Many of the concerns surrounding factory-farmed meat could be at least partially resolved through sustainable farming. If animals grazed freely, they wouldn’t require antibiotics, both because they would be less likely to contract diseases the way they tend to when crammed together in small pens and because they would get more exercise and thus be healthier. If cattle were fed grass instead of grain, many fewer acres of rainforest would be cleared to grow feed. If manure were the primary fertilizer, animal waste would not have to be burned, significantly reducing the industry’s greenhouse gas emissions.
But this is only possible if two things happen. First, we have to eat less meat. In the European Union and U.S. alone, 2008 per capita meat consumption was 170 pounds (77 kilograms) and 166 pounds (75 kilograms) respectively. In contrast, the sustainable global average is probably more like 26 to 40 pounds (12 to 18 kilograms) per person per year, according to Fairlie. As even passionate vegetarian Jonathan Safran Foer writes in Eating Animals, “And if we consumers can limit our desire for pork and poultry to the capacity of the land (a big “if”), there are no knockdown ecological arguments against [sustainable] farming.”
In addition to eating less meat, the meat we do eat has to be sustainably farmed. “Eating less meat but better meat, meat that is organic, antibiotic free, is better for a person’s diet and better for the environment,” says Stephen McDonnell, founder and CEO of organic meat producer Applegate Farms.
McDonnell grew up in New Jersey in the 1950s, raised on the traditional post-war diet of meat and potatoes. During the 1970s, as an undergraduate at the uber-progressive Hampshire College in Amherst, Massachusetts, he became a vegetarian. “In the liberal universities, it was all the rage,” he explains. “If you were a guy and you were interested in dating, you better be a vegetarian or you were out of it.”
Today, McDonnell considers his time as a vegetarian his introduction to sustainable meat. “Everyone should be a vegetarian during college because you’re going to learn how to eat properly, learn about the fruits, the grains, the vegetables, all those core nutrients. Vegetarianism is about the consciousness of eating properly, and is misallocated as to whether to eat meat or not.”
Which is why McDonnell eventually embraced his inner carnivore. “I decided I don’t care if I can’t get a date. I love meat. Then I learned about nitrate-free bacon, and I realized I could integrate my childhood [love of meat] with my broader awareness. I was like, ‘Oh my god, I can have my cake and eat it, too.’” So, in his late twenties, McDonnell purchased Jugtown Smokehouse, a family-owned business specializing in nitrate-free bacon and the precursor to today’s Applegate Farms.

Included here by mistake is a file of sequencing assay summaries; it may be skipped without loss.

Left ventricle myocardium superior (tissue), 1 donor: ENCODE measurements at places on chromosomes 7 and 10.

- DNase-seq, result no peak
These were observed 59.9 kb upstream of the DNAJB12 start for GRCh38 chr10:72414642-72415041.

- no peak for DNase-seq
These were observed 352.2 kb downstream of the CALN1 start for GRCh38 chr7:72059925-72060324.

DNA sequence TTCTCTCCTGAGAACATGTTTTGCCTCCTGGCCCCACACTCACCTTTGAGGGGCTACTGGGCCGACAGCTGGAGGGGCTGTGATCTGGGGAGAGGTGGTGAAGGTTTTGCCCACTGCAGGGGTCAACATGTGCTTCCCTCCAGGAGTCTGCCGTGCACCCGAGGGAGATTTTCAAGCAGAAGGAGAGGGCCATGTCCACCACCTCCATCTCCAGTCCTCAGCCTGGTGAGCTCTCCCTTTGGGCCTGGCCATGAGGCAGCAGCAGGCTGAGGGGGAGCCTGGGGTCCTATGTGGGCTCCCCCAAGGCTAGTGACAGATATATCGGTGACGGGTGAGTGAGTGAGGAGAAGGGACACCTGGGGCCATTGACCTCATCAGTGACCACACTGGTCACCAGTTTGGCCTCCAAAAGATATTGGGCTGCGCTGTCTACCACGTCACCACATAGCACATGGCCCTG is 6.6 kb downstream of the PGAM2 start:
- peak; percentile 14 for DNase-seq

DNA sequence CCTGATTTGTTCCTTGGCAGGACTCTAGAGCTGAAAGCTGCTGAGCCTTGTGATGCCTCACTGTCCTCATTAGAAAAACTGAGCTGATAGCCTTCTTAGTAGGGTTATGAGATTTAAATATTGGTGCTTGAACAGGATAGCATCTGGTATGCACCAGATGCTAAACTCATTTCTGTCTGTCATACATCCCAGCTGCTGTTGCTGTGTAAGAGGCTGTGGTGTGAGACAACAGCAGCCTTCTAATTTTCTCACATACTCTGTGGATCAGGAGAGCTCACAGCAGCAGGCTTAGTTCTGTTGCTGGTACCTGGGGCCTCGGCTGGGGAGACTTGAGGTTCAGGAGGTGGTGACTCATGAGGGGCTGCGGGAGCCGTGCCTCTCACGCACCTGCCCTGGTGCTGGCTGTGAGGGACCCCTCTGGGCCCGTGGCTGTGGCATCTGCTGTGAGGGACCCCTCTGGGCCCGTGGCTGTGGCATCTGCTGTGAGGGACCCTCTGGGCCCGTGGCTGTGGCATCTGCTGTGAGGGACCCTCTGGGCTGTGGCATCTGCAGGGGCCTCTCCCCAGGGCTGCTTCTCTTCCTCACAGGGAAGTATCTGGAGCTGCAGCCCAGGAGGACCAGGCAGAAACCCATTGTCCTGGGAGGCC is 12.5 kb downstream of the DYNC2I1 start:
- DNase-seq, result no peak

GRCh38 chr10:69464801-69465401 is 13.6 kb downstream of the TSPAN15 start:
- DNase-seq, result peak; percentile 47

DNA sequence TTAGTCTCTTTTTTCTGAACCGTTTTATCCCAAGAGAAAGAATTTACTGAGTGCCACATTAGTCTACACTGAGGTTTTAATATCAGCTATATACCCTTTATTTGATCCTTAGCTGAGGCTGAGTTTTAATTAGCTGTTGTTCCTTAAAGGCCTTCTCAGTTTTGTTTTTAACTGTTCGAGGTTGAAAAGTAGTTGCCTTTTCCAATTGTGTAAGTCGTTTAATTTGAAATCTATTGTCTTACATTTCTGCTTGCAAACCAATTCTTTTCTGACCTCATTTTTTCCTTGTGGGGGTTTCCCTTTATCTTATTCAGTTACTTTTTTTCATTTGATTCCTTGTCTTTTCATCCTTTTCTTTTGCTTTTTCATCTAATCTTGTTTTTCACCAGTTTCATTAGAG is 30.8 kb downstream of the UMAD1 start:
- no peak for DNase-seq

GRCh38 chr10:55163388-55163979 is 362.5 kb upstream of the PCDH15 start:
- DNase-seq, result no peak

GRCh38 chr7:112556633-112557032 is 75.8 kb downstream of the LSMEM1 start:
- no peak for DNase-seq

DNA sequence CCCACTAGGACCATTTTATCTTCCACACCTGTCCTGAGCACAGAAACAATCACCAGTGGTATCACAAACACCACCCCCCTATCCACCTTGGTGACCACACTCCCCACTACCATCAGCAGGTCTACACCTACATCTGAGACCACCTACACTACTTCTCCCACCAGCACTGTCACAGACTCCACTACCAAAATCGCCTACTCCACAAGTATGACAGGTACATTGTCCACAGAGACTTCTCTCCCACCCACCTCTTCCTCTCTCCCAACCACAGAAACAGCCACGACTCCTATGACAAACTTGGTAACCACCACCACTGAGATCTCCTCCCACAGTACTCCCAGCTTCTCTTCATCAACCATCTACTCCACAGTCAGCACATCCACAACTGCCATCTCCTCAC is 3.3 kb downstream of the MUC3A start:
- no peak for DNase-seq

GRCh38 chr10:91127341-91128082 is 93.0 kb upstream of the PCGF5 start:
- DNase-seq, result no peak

McDonnell is one of a handful of entrepreneurs on both sides of the Atlantic demonstrating that sustainably farmed meat can be scaled. In Europe, Dutch producer De Groene Weg provides sustainably farmed beef not only in the Netherlands but also throughout Italy, Germany and the U.K. De Groene Weg works with 355 farmers to produce 30 million pounds (13.6 million kilograms) of meat annually. It employs the standard principles of organic meat, but the company goes a step further, using dairy cows as the main source of beef.
In the U.S., California-based Niman Ranch works with 650 farmers and ranchers to process more than 33 million pounds (14.9 million kilograms) of meat annually. Like the animals at De Groene Weg, Niman Ranch’s cows roam freely, eat an organic diet and are treated humanely. Additionally, company policy dictates that the environment remain unaffected by business practices. “Our goal is not to change anything on that land,” says Jeff Tripician, chief marketing officer for Niman Ranch. “So if the land only supports a certain amount of crops or animals, that’s what it is. We’re not going to change that, and we’ll prescribe certain standards to ensure that we protect the land, the water table and the air.”